Continuing in the same vein of inaccessible but fascinating fare is this expressionistic horror film from 2009. Like Inland Empire, trying to look for any kind of clear narrative through-line is inevitably going to end in some frustration, but unlike David Lynch’s film, trying to do so is not a hopeless cause. From what I can gather, the film tracks the progression of a girl’s sexual awakening through three distinct stages. In the first stage, she is terrorized by a black figure in an old, dusty house, before viewing her parents making love. In the next stage, the girl, now a teen, goes with her mother into the nearby town, where she draws the attention of the local men. In the last stage, she returns to the house of her childhood, now an adult, and is once again terrorized by the black figure, as well as by a sinister cab driver. The interest in the film comes not from what is being told but how the filmmakers are doing the telling. Stylistically, it’s a not-very-subtle homage to classic giallo filmmakers, particularly Mario Bava and Dario Argento. The filmmakers reuse classic giallo music, individual segments play out in expressive washes of color very similar to what can be seen in Argento’s films, and in the final moments, there is a clear reference to Bava’s Blood And Black Lace. Even without any knowledge of its references, the film manages to sustain a tone very much its own, with some inventive editing and oversensitive sound design making a big impression. Does it all add up to much of anything? Well, that’s a difficult question, but it sure is pleasing to the senses. 7/10.
More and more now I find myself gravitating towards films like this. Lee Chang-dong’s 2007 film is mostly a quiet, contemplative experience, without anything in the way of directorial showmanship or obvious plot elements. It may seem deceptively simple at first glance, but it has continued to reveal new layers to me as I’ve thought about it consistently for the last week. The film starts with a mother journeying with her son to her late husband’s hometown, where she hopes to live and work as a piano teacher. As they near their destination, their car breaks down, and the local mechanic comes out to help her and drive her into town. He immediately falls in love with her, but the rest of the town is not as welcoming. I’ll avoid explicitly spoiling what happens next, but suffice to say there is tragedy in store for the characters in the near future. Jeon Do-yeon won the Best Actress award at the 2007 Cannes film festival for her work here, and she is undeniably brilliant, but equally important to why the film works as well as it does is the always-reliable Song Kang-ho. While Jeon handles most of the big emotions, Song hovers around in the background, almost as a sort of guardian angel, whose love is unreciprocated but who is always willing to be there for her. The film is in part about the ways that people attempt to find solace in the wake of tragedy. Jeon’s character seeks out solace in the form of religion, but ultimately comes to question the meaning of her suffering, acting out at times violently towards God. Despite this, it’s not an anti-religious film. It’s a spiritual film that is more of an assertion of the human spirit, a film that puts forth the idea that maybe consolation can be found not by looking up into the heavens, but by looking around us here on the ground. It’s also the best film I saw in January. 10/10.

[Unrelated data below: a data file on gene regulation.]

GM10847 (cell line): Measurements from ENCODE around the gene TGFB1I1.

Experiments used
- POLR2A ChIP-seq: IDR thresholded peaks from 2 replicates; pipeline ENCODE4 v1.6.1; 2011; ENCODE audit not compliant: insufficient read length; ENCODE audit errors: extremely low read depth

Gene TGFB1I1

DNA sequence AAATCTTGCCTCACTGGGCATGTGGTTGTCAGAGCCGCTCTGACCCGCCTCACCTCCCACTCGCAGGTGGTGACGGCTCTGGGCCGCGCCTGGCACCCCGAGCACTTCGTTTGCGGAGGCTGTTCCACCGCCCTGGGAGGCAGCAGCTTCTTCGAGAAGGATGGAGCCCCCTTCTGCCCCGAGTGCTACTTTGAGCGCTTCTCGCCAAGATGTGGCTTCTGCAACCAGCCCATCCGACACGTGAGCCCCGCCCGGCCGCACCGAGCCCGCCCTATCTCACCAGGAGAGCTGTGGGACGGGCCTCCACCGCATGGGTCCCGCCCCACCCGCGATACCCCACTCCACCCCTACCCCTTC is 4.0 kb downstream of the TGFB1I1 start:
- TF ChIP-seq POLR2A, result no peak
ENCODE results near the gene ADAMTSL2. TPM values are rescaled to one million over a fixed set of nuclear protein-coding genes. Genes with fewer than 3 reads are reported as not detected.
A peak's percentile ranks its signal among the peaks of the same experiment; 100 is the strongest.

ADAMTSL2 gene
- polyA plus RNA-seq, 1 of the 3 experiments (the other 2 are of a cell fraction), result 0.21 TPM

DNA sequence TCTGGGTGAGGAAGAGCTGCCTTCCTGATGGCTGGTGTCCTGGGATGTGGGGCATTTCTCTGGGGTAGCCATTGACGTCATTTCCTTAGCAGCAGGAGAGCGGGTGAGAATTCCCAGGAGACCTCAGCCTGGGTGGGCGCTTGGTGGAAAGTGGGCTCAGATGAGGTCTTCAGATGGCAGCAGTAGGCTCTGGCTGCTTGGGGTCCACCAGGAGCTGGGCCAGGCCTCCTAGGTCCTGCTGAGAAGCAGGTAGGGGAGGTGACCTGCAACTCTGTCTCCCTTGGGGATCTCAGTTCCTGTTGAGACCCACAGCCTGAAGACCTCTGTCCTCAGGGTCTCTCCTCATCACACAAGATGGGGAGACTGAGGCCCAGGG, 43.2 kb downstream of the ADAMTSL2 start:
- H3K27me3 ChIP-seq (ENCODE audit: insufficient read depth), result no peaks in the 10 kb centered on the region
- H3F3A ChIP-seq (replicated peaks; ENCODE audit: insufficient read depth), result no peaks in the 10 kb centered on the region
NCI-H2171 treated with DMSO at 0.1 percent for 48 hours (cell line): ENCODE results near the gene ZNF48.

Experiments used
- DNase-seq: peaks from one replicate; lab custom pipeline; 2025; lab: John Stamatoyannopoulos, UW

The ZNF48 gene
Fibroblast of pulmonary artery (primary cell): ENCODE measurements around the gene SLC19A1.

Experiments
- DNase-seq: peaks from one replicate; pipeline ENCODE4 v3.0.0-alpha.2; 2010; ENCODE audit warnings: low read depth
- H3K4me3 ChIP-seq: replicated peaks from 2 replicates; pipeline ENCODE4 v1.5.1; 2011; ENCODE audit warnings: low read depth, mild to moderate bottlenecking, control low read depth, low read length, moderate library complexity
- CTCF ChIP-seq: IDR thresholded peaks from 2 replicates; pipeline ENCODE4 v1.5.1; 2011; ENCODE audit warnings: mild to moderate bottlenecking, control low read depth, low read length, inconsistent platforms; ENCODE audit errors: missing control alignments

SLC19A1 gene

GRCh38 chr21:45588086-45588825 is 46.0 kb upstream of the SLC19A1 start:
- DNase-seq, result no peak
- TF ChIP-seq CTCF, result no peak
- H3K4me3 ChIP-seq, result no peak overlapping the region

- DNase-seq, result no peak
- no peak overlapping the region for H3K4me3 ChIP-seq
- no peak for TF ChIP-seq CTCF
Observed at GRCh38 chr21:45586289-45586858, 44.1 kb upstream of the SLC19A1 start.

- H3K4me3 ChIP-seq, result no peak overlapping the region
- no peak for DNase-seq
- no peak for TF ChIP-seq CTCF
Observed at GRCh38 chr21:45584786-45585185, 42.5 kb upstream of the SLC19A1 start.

There’s something about the Tim Burton aesthetic that lends itself extraordinarily well to animation. Burton is a notoriously uneven director, but when he’s gone the animated route with The Nightmare Before Christmas, Corpse Bride, and now Frankenweenie, the results have been consistently excellent. His latest is a stop-motion recreation of one of his early shorts, a riff on the Universal monster classics and Hammer horror pictures. As was the case with Burton’s previous stop-motion efforts, one of the big pleasures of the film is simply watching the technical craft on display. The black-and-white look of the film is lovely; it’s a creative gamble on the part of the filmmakers, but it works to connect the film back to its many classic horror film references, as well as to provide an appealing visual contrast to other modern animated films There’s also an interesting thematic current running through the film about the varied reactions to science in society, and how people oftentimes react negatively to scientific discoveries in part because of the questions that are raised in relation to them. In the end though, the visuals and the horror references and the scientific debates and the trademark Burton Gothic humor all take a backseat to the central relationship between a boy and his dog, and the lengths to which the boy will go to keep his friend alive. Especially coming from a filmmaker whose films are more often than not stylish but cold affairs, this emotional center is impressive, and the overall result is one of his best films. 8/10.
Top ten first-time viewings in January 2013:
Zero Dark Thirty
Searching For Sugar Man
The Turin Horse
The Good, The Bad, The Weird
Jiro Dreams Of Sushi
Let The Bullets Fly